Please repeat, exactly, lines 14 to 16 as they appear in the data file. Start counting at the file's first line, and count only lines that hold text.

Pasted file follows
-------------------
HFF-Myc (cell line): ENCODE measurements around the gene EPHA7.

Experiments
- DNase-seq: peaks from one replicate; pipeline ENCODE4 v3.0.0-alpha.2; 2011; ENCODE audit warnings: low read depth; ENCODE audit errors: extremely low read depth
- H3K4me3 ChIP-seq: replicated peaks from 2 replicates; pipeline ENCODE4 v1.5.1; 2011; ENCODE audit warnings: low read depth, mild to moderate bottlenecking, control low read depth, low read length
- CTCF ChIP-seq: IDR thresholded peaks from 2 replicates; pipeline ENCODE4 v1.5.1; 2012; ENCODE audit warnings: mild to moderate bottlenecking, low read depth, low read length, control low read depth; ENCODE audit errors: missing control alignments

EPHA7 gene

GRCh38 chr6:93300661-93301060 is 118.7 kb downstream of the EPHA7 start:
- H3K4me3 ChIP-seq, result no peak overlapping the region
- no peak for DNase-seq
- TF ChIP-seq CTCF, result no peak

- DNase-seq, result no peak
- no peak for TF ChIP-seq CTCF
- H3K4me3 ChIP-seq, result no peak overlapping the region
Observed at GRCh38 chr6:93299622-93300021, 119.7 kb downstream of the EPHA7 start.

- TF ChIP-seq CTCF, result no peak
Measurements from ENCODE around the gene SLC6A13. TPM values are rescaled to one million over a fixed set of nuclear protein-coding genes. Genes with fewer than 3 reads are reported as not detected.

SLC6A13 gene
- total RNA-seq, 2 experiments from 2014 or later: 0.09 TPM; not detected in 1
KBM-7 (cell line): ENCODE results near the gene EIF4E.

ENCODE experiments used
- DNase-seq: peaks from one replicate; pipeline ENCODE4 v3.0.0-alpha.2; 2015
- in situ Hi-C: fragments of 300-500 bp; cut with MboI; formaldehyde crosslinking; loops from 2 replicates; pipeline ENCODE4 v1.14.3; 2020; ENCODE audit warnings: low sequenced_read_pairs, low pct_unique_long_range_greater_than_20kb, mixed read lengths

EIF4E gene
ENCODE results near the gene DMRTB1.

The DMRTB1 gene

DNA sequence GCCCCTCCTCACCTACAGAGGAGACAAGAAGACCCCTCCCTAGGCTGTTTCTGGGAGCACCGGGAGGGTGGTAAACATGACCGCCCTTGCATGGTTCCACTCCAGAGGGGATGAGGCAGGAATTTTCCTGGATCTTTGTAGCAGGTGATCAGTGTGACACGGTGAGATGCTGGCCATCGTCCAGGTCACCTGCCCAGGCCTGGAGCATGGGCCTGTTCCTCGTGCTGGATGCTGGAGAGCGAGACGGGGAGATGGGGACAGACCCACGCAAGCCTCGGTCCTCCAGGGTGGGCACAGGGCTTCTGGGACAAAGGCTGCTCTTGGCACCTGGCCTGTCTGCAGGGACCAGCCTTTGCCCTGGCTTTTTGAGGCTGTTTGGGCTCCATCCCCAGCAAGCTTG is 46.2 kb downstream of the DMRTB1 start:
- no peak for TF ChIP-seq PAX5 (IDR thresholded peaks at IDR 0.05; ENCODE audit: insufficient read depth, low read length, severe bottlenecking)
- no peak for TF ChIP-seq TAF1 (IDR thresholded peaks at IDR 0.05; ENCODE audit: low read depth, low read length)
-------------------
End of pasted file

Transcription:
Observed at GRCh38 chr6:93299622-93300021, 119.7 kb downstream of the EPHA7 start.

- TF ChIP-seq CTCF, result no peak
Measurements from ENCODE around the gene SLC6A13. TPM values are rescaled to one million over a fixed set of nuclear protein-coding genes. Genes with fewer than 3 reads are reported as not detected.